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This Years Nobel Prize in Medicine
The Shameful Wrong That Must Be Righted

This year the committee that awards The Nobel Prize for Physiology or Medicine did the one thing it has no rights to do: it ignored the truth. Eminent scientists, leading medical textbooks and the historical facts are in disagreement with the decision of the committee. So is the U.S. Patent Office. Even Alfred Nobel's will is in disagreement. The committee is attempting to rewrite history.

The Nobel Prize Committee for Physiology or Medicine chose to award the prize, not to the medical doctor/research scientist who made the breakthrough discovery on which all MRI technology is based, but to two scientists who later made technological improvements based on his discovery.


"I was stunned to learn that the Nobel Committee has apparently become so political that it is willing to overlook documented evidence (1971) for the first discovery of the substantial T1 and T2 tissue differences discovered by Damadian, which have become the foundation of all NMR imaging." - John Throck Watson, Ph.D., Professor of Biochemistry and Chemistry, Michigan State University, East Lansing Michigan

"We are perplexed, disappointed and angry about the incomprehensible exclusion of Professor Raymond Damadian, M.D., from this year's Nobel Prize in Physiology or Medicine. MRI's entire development rests on the shoulders of Damadian's discovery of NMR proton relaxation differences among normal and diseased tissues and his proposal of external scanning of NMR relaxation differences in the human body, published in Science in 1971" - Eugene Feigelson, M.D., Senior Vice President for Biomedical Education and Research, Dean of the College of Medicine, Distinguished Service Professor, SUNY Downstate Medical Center

"Egg on the Nobel for Medicine's face." - V. Adrian Parsegian, Ph.D., Chief, Laboratory of Physical and Structural Biology, National Institute of Child health, national Institute of Health, Bethesda, MD

"Please let me know what I can do, along with your many friends, to mark this error as such, and to set the record straight in the minds of the millions of patients who benefit daily from your invention. I expect to spend the rest of my life telling the true story on your behalf." - David D. Stark, MD, FACR, co-author, the definitive MRI textbook, Magnetic Resonance Imaging (Mosby, Third Edition, 1999)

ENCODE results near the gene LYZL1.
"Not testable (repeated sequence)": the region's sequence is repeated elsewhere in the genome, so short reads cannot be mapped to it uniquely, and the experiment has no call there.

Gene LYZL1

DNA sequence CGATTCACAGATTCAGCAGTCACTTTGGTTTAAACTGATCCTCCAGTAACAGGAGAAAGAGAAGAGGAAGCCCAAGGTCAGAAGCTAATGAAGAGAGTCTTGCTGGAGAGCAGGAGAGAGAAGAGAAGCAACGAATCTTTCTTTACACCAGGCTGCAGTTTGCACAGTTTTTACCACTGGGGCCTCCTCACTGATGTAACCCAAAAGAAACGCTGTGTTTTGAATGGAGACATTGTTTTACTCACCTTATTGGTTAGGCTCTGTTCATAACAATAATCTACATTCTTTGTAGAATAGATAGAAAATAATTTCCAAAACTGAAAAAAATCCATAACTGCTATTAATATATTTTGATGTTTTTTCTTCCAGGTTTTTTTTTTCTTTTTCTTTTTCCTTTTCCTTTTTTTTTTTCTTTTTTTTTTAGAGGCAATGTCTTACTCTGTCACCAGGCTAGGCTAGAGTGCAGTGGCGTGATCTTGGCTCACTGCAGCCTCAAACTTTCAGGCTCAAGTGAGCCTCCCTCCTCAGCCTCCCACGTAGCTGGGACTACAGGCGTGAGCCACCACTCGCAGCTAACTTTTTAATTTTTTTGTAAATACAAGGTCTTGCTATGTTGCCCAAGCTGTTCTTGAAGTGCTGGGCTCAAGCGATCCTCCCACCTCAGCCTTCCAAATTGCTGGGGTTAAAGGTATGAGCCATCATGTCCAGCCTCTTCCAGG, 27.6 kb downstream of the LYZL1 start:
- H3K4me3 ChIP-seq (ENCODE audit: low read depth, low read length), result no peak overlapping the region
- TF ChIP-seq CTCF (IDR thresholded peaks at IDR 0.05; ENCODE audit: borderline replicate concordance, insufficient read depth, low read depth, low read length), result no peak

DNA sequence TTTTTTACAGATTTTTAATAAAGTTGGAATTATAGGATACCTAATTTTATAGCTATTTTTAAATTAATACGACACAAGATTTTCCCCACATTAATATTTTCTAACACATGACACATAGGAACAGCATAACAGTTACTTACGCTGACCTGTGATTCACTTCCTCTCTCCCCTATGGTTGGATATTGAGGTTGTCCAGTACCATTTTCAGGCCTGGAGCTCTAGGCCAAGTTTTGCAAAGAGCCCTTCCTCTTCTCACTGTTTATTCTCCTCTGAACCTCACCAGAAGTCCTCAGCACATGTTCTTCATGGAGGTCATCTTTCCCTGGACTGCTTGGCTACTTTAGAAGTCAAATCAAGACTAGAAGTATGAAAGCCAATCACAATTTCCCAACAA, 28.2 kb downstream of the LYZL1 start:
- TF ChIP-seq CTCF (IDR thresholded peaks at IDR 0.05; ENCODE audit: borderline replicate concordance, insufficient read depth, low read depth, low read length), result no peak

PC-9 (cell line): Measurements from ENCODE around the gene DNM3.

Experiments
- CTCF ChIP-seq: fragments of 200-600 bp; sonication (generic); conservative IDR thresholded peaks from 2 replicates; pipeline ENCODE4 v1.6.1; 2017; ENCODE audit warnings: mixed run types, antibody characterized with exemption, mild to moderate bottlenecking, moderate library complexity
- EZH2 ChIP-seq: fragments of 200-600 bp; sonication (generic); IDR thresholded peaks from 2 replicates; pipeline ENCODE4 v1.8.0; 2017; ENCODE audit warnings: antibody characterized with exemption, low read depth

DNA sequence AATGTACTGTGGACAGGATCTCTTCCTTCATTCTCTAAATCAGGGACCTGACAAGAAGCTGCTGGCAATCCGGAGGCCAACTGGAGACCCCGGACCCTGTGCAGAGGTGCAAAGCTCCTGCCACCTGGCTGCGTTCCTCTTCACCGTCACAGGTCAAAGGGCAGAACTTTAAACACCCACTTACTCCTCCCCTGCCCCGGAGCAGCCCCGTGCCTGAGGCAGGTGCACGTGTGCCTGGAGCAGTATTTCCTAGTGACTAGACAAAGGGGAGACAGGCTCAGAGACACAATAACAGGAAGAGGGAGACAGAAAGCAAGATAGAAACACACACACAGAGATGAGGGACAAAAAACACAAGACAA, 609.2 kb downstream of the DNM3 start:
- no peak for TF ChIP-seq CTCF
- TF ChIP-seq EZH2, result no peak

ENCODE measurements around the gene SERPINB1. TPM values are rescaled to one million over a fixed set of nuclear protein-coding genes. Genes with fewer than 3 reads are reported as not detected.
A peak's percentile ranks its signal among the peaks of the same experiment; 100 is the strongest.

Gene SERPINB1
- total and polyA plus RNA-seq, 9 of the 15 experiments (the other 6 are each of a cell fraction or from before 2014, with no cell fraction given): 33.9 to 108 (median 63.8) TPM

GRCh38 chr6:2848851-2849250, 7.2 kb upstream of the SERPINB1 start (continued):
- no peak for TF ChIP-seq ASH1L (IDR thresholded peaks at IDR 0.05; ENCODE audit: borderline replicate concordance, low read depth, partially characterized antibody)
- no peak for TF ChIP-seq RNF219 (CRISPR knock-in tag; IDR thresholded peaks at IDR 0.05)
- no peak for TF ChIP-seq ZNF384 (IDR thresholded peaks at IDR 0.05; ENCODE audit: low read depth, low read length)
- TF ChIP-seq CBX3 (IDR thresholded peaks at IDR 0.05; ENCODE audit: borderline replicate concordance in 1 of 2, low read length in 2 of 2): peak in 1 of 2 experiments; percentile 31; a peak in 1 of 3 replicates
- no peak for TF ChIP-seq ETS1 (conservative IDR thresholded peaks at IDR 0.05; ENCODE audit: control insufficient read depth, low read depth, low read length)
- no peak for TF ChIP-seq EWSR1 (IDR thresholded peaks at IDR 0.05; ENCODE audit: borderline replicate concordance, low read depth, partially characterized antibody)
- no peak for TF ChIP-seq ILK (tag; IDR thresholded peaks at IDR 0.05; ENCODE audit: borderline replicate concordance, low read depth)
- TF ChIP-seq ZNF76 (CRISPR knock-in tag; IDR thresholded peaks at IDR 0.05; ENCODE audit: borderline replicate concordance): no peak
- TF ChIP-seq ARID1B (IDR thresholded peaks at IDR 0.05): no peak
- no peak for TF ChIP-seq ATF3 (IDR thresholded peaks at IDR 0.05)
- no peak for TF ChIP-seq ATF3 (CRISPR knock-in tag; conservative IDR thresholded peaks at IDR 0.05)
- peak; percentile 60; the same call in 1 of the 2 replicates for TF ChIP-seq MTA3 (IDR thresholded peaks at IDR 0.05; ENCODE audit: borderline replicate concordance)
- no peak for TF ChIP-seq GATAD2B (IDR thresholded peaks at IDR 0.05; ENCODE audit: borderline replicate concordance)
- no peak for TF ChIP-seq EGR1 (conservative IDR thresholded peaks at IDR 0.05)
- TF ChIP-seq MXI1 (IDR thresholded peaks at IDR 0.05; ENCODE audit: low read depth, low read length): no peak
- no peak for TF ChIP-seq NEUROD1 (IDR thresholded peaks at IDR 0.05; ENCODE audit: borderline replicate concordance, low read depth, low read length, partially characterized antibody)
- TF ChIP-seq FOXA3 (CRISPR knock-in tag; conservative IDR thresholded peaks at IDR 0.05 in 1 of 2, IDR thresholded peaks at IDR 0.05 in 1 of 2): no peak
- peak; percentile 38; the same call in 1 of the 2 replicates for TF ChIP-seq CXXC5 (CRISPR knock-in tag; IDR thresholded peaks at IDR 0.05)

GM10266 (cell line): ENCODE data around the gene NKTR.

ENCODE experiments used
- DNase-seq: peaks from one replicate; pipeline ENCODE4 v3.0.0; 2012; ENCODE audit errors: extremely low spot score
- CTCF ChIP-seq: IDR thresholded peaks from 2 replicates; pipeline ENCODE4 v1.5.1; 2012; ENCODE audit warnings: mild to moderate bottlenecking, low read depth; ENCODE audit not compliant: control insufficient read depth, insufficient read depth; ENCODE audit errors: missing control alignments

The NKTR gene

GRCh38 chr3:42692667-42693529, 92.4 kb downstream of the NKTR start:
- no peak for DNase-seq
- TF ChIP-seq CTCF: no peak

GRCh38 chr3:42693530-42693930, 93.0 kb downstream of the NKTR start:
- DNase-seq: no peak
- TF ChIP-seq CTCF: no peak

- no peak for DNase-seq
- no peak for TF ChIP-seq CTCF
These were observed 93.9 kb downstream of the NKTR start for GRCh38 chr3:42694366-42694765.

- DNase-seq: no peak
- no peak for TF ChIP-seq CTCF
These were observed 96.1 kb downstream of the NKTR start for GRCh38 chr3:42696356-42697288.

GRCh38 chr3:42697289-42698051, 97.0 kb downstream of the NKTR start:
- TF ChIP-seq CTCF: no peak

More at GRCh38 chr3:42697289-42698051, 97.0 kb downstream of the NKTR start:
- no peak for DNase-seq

"Just a note to express my deep disappointment in learning of the Nobel committee's failure to recognize the real pioneer of MRI...Millions of people are living healthier lives because of your seminal research and subsequent development of MRI." - James Mattson, co-author of the book The Pioneers of NMR and Magnetic Resonance in Medicine (Bar-llan University Press, 1996)

"...the initial concept for the medical application of NMR, as it was then called, originated with the discovery by Raymond Damadian in 1971..." - MRI From Picture to Proton by McRobbie, Moore, Graves and Prince (Cambridge University Press, 2003)


1969 - Proposal by Dr. Damadian for first time by anyone of an MR (magnetic resonance) body scanner.

1970 - Damadian makes the discovery that makes the MR scanner possible. He discovers a dramatic difference in the MR signal between cancerous and normal tissue, proving Damadian's scanner concept is achievable. For the first time in history a radio signal that originates inside tissue (the MR signal) is discovered that can monitor tissue from outside the body and be used to hunt down cancers. Damadian also discovers marked differences in the same signals among normal tissues (called their T1 and T2 relaxations), so that all body tissues can now be seen with greater clarity.

March 1971 - Damadian's article about his discovery of the MR cancer signal is published in the journal Science.

Spring 1971 - Basic MR focused spot-scanning method proposed by Damadian

Sept. 1971 - Lauterbur cites Damadian's 1971 Science paper in his notebook entry, establishing it as "prior art." Lauterbur also proposes using a magnetic gradient to obtain a projection in one dimension but the method cannot achieve a scan using only one dimension.